Access to the tower is solely on foot up a steep hill with steps and in an exposed, remote location. As such, the Landmark Trust recommends a stay at Clavell Tower for ‘hardier’ visitors only, and is not suitable for people with heart or respiratory health conditions.
Rucksacks are recommenced for transporting personal belongings from your car, and visitors are advised to bring sturdy walking boots and torches.
For availability and booking visit the Landmark Trust’s website: www.landmarktrust.org.uk/search-and-book/properties/clavell-tower
How to get there
For your SatNav: BH20 5PF (this will take you to the toll road (£5) for Kimmeridge Bay.
If you keep going down the track to the left once you see the main car park for the bay there is a second, smaller car park, which is closer to the tower.
From here, you will need to go on foot up the hill to reach Clavell Tower.
Children should be closely supervised and dogs kept under control and on a short lead due to the unfenced, sheer cliff.
The path and steps up to Clavell Tower can be slippery after wet weather.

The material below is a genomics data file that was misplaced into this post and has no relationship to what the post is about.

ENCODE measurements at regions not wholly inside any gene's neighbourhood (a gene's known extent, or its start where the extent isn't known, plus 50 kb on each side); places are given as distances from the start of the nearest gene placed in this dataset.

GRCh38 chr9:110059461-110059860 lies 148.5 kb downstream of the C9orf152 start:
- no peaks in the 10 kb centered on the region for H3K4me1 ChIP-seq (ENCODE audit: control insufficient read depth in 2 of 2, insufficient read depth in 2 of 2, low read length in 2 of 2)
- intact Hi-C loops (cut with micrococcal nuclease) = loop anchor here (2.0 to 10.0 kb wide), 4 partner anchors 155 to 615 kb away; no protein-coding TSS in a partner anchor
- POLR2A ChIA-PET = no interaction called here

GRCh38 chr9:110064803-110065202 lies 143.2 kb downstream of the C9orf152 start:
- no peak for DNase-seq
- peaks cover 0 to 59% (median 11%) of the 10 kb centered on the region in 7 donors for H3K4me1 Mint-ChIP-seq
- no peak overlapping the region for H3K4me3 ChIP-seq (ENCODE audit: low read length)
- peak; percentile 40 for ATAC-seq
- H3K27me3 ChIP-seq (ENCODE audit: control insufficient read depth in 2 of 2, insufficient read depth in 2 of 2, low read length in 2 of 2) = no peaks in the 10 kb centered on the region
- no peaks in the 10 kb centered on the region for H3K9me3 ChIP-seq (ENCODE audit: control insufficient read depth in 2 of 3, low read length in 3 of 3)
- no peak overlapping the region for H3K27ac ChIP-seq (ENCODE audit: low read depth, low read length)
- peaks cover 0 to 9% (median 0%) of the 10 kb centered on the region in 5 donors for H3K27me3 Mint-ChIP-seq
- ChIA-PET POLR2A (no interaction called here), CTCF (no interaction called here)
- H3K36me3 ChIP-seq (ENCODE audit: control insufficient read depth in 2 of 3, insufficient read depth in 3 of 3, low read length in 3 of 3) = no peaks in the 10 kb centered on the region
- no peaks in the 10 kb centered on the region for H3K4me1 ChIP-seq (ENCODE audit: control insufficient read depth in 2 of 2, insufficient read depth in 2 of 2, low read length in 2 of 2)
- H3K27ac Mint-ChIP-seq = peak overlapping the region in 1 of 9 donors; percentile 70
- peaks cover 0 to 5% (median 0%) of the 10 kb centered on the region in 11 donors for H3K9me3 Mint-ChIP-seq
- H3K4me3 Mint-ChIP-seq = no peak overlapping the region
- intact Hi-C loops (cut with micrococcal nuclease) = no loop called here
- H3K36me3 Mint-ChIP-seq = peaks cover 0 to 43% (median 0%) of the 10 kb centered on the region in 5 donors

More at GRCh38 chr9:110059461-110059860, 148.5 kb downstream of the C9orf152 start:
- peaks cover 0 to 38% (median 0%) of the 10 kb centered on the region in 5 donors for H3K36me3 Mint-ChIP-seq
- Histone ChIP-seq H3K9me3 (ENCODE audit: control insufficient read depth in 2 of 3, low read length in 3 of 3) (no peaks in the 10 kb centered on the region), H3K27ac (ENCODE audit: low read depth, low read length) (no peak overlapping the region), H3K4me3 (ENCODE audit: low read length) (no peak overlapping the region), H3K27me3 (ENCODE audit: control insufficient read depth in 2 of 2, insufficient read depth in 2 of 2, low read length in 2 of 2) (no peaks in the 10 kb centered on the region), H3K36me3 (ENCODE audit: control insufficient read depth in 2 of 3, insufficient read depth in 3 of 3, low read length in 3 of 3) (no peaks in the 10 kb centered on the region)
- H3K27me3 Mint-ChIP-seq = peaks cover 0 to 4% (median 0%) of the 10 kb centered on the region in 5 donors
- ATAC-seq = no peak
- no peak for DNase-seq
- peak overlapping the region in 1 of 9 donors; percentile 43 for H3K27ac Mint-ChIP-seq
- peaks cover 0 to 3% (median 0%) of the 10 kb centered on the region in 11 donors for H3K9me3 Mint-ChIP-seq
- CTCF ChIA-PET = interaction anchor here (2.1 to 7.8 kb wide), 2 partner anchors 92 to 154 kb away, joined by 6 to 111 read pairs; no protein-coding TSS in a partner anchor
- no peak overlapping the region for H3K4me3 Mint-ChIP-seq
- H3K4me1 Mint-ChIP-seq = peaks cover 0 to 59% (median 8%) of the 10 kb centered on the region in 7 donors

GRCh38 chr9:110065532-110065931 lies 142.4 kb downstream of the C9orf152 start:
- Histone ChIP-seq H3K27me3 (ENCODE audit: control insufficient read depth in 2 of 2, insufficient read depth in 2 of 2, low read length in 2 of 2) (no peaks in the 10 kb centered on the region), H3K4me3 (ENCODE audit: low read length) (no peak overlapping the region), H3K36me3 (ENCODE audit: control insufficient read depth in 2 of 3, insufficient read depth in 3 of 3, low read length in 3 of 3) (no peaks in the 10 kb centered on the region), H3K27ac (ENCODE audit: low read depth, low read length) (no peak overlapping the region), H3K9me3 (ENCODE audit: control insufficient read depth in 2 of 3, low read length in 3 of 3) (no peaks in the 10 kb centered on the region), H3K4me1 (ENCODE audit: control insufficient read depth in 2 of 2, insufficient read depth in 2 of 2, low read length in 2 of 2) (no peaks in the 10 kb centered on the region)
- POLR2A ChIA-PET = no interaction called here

Nearby follies and architectural curiosities
If Clavell Tower has inspired you to seek out other follies and interesting historical structures, there are plenty to be found within Purbeck itself:
- Grange Arch – This 18th Century folly is a hidden gem amongst the Purbeck Hills. Built by the owner of Creech Grange in 1746 as an ‘eyecatcher’, it is now Grade II-listed and National Trust-owned. Find it by parking at the viewpoint off Grange Hill, close to Tyneham and above the hamlets of Creech and Steeple
- Durlston Castle – The folly castle in Durlston Country Park was built between 1886 and 1887 by Swanage’s founding fathers John Mowlem and George Burt as part of their newly-developed Durlston Estate. It was used as a restaurant for visitors, and it still is today, as well as being home to the Park’s visitor centre, shop and function rooms
- The Great Globe – The three-metre-wide, 40-tonne sphere at Durlston is another of Burt and Mowlem’s unique legacies. It depicts the world’s continents and is carved with interesting inscriptions
- The Obelisk – Yet another of Burt’s offerings to Swanage is the Obelisk that looks down over Swanage Bay from a hill to the north of the town. It was erected in 1892 to celebrate the town’s new water supply
- Wellington Clock Tower – Located at the southern end of Swanage near to Peveril Point, the Wellington Clock Tower was brought by George Burt from London for three purposes – as a ballast for his ship during transportation, as a ‘house-warming’ gift to a friend, and as part of his ongoing efforts to gentrify the town. The quirky landmark is unusual not only in its incongruity with the area, but in its incompleteness – it is missing the actual clock and the intended statue of the Duke of Wellington was never installed